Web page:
The Cabrini kids

Chalonda McIntosh drops her son, Raleigh, off at a child care center in Lincoln Park because she can’t find one that accepts government vouchers in her current neighborhood, the former site of the Cabrini-Green public housing developments. Photo by Jason Reblando.

Chalonda McIntosh drops her son, Raleigh, off at a child care center in Lincoln Park because she can’t find one that accepts government vouchers in her current neighborhood, the former site of the Cabrini-Green public housing developments. Photo by Jason Reblando.

At the end of every month, Chalonda McIntosh pays her bills. First, rent, then her car loan, then child care for her son.
“Then, if I have enough left over, I put food in the house,” she said.

But most months, she doesn’t get there. She often can’t pay child care on time and racks up late fees. McIntosh said she’s lucky to have a spot for her son at St. Vincent DePaul’s child care center on North Halsted Street in Lincoln Park, even though the $226 a month she pays after the state’s contribution toward child care is more than what she can often afford. While she’d like to send her youngest son somewhere in the neighborhood, affordable options are limited.

“In the Cabrini-Green community, we have no reliable daycare,” McIntosh said. “They do not accept vouchers. You have to go out of your community to find adequate child care, but none of it’s affordable.”

It’s not only McIntosh who is struggling. A local group called Cabrini Mothers in Power has been working for more than three years to bring an affordable child care and early learning facility to the neighborhood. An analysis by The Chicago Reporter shows that a significant number of children live in the community even though the last of the high-rise public housing buildings was demolished in March.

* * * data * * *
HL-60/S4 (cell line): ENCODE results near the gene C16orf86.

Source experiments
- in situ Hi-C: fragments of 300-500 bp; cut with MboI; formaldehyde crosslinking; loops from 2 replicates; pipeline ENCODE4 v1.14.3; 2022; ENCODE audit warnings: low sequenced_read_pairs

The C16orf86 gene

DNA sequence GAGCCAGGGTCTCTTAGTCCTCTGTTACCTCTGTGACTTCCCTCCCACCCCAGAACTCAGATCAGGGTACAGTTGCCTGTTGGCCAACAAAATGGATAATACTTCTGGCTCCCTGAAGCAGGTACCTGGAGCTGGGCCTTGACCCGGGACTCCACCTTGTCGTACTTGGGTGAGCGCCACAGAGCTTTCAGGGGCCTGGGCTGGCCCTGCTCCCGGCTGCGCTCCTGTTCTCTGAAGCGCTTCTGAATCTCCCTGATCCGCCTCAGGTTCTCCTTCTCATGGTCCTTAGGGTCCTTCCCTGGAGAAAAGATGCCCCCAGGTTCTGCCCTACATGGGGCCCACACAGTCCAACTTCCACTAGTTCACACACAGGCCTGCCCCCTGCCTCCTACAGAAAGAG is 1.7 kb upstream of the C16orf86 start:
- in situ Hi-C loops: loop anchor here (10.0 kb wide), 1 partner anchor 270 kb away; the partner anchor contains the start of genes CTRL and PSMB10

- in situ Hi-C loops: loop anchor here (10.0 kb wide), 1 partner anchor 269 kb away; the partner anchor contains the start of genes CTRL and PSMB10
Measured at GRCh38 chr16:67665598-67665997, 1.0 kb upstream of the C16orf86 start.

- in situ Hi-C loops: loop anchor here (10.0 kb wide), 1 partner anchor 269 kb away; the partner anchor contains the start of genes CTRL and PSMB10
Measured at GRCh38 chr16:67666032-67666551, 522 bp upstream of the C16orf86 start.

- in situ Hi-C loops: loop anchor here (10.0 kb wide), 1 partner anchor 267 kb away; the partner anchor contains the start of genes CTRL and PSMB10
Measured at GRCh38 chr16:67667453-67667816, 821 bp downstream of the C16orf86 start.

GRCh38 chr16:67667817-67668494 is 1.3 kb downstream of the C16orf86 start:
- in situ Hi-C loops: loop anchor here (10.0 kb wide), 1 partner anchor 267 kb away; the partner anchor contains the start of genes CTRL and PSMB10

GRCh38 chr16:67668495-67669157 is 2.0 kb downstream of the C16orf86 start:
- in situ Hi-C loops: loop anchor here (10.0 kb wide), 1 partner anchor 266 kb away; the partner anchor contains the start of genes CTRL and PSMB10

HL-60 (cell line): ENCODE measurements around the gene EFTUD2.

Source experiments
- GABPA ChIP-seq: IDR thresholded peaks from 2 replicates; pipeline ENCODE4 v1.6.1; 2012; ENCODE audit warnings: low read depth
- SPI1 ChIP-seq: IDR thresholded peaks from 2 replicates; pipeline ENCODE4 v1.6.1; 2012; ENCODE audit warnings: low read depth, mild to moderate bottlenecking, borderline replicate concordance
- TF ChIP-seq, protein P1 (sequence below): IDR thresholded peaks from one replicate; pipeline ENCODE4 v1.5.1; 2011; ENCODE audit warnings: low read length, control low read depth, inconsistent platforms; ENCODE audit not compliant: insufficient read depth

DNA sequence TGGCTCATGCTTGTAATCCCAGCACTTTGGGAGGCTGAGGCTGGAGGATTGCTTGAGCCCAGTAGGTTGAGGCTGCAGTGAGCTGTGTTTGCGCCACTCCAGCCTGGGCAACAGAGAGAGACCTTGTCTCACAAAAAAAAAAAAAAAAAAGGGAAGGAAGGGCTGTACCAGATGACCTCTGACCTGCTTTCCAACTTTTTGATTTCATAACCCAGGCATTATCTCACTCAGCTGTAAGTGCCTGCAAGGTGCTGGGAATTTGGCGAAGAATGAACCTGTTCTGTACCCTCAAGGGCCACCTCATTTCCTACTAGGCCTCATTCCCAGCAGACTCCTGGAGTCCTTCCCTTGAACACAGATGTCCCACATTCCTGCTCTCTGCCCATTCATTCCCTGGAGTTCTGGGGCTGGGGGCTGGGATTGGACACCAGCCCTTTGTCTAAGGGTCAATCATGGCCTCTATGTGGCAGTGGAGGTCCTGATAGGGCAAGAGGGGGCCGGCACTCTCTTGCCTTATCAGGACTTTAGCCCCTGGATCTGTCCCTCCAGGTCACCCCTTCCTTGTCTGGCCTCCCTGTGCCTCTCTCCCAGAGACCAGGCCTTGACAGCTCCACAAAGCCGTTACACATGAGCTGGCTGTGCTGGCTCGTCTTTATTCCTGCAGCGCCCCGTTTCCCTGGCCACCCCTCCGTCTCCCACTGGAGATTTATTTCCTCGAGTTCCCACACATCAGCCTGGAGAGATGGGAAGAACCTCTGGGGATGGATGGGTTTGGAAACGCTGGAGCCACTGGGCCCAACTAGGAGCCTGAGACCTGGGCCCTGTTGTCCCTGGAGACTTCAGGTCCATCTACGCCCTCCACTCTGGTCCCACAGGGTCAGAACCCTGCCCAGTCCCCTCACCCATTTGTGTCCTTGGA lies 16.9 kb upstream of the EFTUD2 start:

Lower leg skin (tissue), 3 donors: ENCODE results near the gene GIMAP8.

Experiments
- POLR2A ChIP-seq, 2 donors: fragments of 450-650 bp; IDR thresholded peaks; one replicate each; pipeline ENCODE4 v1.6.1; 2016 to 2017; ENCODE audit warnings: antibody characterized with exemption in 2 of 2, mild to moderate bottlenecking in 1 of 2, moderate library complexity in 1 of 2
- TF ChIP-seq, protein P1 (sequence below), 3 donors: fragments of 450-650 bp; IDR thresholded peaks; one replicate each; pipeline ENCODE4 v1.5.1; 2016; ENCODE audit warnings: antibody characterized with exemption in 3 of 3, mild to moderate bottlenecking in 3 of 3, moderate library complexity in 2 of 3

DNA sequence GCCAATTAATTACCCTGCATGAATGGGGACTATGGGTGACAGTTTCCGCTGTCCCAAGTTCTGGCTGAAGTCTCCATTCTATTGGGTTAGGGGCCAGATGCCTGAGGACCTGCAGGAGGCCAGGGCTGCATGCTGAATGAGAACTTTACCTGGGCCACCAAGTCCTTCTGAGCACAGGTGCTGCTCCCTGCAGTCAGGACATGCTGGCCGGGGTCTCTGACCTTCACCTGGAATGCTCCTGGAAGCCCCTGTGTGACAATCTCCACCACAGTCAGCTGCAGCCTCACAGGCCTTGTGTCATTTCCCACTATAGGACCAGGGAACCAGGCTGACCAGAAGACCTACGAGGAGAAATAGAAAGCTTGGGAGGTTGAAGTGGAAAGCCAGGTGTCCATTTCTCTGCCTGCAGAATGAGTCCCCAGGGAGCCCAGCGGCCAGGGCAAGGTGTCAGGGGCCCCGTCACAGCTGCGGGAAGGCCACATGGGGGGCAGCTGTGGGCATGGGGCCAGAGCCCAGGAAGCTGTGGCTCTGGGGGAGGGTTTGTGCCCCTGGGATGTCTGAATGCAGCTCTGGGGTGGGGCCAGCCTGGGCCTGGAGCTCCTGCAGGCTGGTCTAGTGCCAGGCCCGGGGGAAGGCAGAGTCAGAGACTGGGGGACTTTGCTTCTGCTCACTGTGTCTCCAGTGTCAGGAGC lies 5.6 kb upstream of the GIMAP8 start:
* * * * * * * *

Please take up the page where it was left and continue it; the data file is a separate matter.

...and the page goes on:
Despite the perception that children are gone from the neighborhood, the Reporter’s analysis shows that more than 1,100 children under the age of 5 still live in the area, according to the 2009 American Community Survey. Of them, 74 percent are black. There are no longer any child care facilities in the Cabrini area that accept government vouchers, even though the number of young children in the area has decreased by just 20 percent, according to the analysis.

Deborah Hope, one of the leaders of Cabrini Mothers in Power, raised her two children in the Cabrini row houses and used to work as a crossing guard at Jenner Elementary School, a neighborhood school. She said she meets parents regularly who want to work but are struggling to find child care.

“One mom, she was crying her eyes out,” Hope said. “She had just been offered a job at Starbucks, but Jenner could only offer her a half-day program, and she needed a full day. There was nothing in the community.”

Hope said some parents drive their children farther, to the South or West sides, for child care providers who accept state and city vouchers. Other parents stop looking for work.

The community has seen resources for children dwindle as the Cabrini towers were demolished. According to data from Illinois Action for Children, in 2000, as the Plan for Transformation began, there were six child care centers in the census tracts that contained Cabrini that accepted Illinois child care vouchers. In 2010, there were none.